Benny Page Interview

Benny Page Hot Body Gal UK

UK born producer and DJ Benny Page is one of the biggest names in the Drum and Bass scene. Having made a name for himself internationally with a decade-long DJ career, Benny tells us all about his Jamaican influences and what it’s like to share the decks with some legendary acts Benny Page Interview .

Hi Benny. How are you?

Great, actually! I’ve been in the studio this morning just mixing some tunes. The sun is just absolutely lovely; it’s the beginning of the summer here. So, I’m happy. Happy days.

Where in the world are you right now?
I’m at home. I live in Worcestershire, but I’m originally from Reading. I moved here just over a year ago. It’s a really quiet and remote area, cause I’ve got a baby as well. I wake up and just go straight to the studio, it’s my life.

How did growing up in the UK influence you to get into music?
I think in the UK you’ve got so many musical cultures; you’re spoiled for choice. You can get into so many different things, which is the great part about it. You can have all these different influences, which a lot of other countries don’t have. I think we’re really blessed in that sense. We’ve got all the different cultures. Jamaica, Africa, America. It’s great.

You’ve been in the industry for a while now. Tell us how you got your start.
Basically when I just started secondary school, I started getting into guitars and playing drums. My friends used to have guitar lessons at school, but I wasn’t allowed any. I used to sneak into their guitar lessons and play drums. That’s how I got into music, then after school I took a Music Technology course where I would make my own music.

You’ve shared the decks with some legendary DJ’s including Shy FX and DJ Fresh. What was it like to work with them? Were you ever intimidated?
You always do at first, when you start out. But you start to gain confidence and just grow out of that.

Where do you draw inspiration from as a DJ? Who do you look up to?
I draw a lot of inspiration from Jamaican music. So Dancehall and Reggae. That’s the kind of music that really makes me tick, so if I hear Reggae bass-lines that’s what I really like. But I’m a music lover; I really do appreciate all types of music.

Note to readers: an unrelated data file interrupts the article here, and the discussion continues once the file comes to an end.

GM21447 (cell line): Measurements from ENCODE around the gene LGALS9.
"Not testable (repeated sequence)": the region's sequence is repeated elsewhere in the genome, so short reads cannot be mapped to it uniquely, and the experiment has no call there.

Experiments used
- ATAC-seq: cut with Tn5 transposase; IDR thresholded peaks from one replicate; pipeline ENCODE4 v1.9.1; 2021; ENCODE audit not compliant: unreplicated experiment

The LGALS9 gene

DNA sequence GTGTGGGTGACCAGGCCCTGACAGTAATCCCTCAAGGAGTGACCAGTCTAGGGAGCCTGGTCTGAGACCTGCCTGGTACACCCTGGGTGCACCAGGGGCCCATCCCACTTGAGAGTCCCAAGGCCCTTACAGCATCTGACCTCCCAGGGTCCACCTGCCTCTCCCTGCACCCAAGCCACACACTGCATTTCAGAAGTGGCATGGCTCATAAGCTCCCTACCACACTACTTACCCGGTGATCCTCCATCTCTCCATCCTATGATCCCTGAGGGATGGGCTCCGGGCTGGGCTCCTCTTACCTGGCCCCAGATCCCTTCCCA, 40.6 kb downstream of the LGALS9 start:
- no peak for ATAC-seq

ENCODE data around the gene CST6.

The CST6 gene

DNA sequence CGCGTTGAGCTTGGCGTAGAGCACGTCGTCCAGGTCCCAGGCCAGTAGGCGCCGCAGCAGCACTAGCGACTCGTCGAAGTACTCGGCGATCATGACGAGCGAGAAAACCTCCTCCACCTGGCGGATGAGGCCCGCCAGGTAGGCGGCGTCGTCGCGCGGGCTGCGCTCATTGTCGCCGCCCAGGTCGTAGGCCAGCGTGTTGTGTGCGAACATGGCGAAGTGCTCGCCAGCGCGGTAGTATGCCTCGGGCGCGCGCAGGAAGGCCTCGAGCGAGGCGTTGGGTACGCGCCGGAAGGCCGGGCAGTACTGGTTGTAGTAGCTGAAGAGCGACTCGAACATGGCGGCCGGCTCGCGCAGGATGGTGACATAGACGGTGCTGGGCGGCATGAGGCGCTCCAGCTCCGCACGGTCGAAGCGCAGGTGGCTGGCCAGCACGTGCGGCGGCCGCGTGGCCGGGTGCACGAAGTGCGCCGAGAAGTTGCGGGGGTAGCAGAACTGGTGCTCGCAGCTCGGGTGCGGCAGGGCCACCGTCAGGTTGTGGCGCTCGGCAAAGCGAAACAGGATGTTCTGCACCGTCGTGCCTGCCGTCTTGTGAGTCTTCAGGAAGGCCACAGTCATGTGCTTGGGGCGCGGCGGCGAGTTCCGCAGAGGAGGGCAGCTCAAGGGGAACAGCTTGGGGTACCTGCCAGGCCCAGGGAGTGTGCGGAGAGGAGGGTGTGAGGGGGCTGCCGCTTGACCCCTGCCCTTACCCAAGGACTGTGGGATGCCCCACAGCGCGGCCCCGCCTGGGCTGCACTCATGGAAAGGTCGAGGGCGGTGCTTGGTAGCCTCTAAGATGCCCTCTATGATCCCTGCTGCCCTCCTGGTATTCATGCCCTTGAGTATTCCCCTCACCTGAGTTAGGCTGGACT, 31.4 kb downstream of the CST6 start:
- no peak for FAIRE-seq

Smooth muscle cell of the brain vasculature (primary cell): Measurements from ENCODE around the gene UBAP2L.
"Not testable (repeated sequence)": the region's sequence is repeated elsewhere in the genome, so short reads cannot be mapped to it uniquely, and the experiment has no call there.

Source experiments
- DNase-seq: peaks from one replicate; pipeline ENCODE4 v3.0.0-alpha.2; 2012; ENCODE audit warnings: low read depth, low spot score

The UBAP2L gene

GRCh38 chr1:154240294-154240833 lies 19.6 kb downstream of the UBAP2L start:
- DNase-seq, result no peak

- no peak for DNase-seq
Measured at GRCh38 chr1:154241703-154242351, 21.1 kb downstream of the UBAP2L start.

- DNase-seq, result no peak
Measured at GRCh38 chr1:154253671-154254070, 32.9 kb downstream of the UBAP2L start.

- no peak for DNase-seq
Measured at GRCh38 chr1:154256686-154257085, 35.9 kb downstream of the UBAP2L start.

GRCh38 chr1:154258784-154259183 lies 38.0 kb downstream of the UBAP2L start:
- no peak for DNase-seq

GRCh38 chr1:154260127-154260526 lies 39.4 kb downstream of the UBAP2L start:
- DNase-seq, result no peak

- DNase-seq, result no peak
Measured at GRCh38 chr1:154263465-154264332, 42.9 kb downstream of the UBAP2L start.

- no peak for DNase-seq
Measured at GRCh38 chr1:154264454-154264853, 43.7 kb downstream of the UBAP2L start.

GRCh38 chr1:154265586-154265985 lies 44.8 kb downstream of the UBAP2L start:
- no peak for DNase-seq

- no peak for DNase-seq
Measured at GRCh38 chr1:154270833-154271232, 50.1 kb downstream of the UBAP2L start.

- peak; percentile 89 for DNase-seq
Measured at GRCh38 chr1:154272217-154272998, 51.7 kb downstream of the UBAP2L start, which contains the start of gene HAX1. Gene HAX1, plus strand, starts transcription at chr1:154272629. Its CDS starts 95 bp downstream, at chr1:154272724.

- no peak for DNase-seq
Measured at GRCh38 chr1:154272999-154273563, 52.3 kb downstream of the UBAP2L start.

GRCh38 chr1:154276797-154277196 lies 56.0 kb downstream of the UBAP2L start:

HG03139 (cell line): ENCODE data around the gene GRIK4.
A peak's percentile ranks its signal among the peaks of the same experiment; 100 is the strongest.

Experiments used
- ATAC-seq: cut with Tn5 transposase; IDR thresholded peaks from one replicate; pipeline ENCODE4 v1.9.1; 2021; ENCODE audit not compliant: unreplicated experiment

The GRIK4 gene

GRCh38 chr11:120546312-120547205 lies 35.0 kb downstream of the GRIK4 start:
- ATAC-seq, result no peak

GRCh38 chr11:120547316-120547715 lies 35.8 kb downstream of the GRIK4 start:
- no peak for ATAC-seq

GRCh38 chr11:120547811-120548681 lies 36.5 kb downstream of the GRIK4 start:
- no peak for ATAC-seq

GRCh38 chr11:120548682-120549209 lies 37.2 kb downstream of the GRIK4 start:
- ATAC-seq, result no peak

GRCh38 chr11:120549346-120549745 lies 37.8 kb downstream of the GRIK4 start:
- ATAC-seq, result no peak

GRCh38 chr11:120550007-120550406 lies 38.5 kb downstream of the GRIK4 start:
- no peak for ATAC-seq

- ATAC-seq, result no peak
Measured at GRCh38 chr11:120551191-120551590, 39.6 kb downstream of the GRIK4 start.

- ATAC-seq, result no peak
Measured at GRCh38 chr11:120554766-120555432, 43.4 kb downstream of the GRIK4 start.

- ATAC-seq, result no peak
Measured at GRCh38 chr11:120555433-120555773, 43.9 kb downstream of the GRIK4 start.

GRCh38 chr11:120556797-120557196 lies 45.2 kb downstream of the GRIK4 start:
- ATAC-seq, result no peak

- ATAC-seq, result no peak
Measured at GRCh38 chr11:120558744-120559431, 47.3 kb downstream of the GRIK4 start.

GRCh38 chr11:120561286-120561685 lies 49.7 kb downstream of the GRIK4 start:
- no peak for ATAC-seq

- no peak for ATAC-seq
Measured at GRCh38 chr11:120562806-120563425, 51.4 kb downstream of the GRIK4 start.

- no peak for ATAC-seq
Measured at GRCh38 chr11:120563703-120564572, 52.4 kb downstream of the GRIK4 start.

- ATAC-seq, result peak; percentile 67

You’re critically acclaimed for your remixes. Which remix are you most proud of and which has had the best reaction so far?
My favourite would have to be by an artist named Mr. Williamz, it’s called ‘Pass The Kutchie.’ The ones that have done the best would be the Jessie J and Gyptian remixes.

Who would you love to remix in the future?
That’s a good question. There are a lot of people! I’d say Damian Marley. That would be a good one.

How does it feel to have airplay on Radio 1 and Kiss FM?
I’ve always been really driven. So when things like that happen, it gives you the extra drive. It’s a really proud feeling, more than anything. When you get that type of recognition it makes you push on and feel like you can do anything.

You’ve played a definitive role in shaping the the UK Drum & Bass scene. What is the future like for Drum & Bass in the UK and who are some artists we should look out for?
There’s one guy that really stands out at the moment. His name is Rockwell. He’s really experimental and Dancefloor. He can really make an impact and you’ll be hearing his name a lot. He’s even got a new slot on Radio 1, in the ‘New DJ’s We Trust’, so he’s one guy. Serial Killaz are jungle and they’ve been around for a while, but you’ll be hearing more of them in the future as well.

You have a large following in Jamaica. How is the fan base different from the UK?
The Jamaican fan base is kind of like the newer stuff I’m doing which is not really on the Drum and Bass scene. I think they’re similar in a way, but I guess with the Drum and Bass scene in England it’s a bit more geeky and people find music online. In Jamaica it’s anyone. It’s a much wider audience that’ll listen to your music.

Your new EP ‘Hot Body Gal’ is released on April 20th. Tell us a bit about recording it and what it was like to work with Richie Loop.
It was amazing! We did the beat back here, and then went over to Jamaica with loads of beats. We didn’t plan on working with him in the beginning, actually. But we met him and he seemed really cool and as soon as we gave him the track he had all this energy – and when you work with someone that has a lot of energy, it’s really easy. That was one of the best experiences we’ve had in the studio, we’ll definitely be doing more work with him. There’s no doubt about that!

It’s just been announced that you will be playing the Norwich Launch Party for Outlook Festival. How does it feel to be supporting legend David Rodigan?
It’s great. He’s definitely one of my idols as a DJ, because he’s such an innovator. Nobody can get someone’s attention as much as he can. He can just stand on the stage, with his mic, and the whole club will stop and look at him. It’s a great honor to be playing after him, a very proud moment.

What has been your most memorable live performance?
I would say Outlook last year. It was nothing like I expected. It was a really big venue that we were playing and the vibe was great. The crowd was just electric. I won’t forget that. Also, Boomtown the year before last. Definite eye-openers. I look forward to going to Boomtown as well this year. It’ll be great.

What are your plans for the summer and where can your fans catch you?
Boomtown! And I’m hoping to get on the Bestival lineup as well.

‘Hot Body Gal’ will be available to download on iTunes 20th April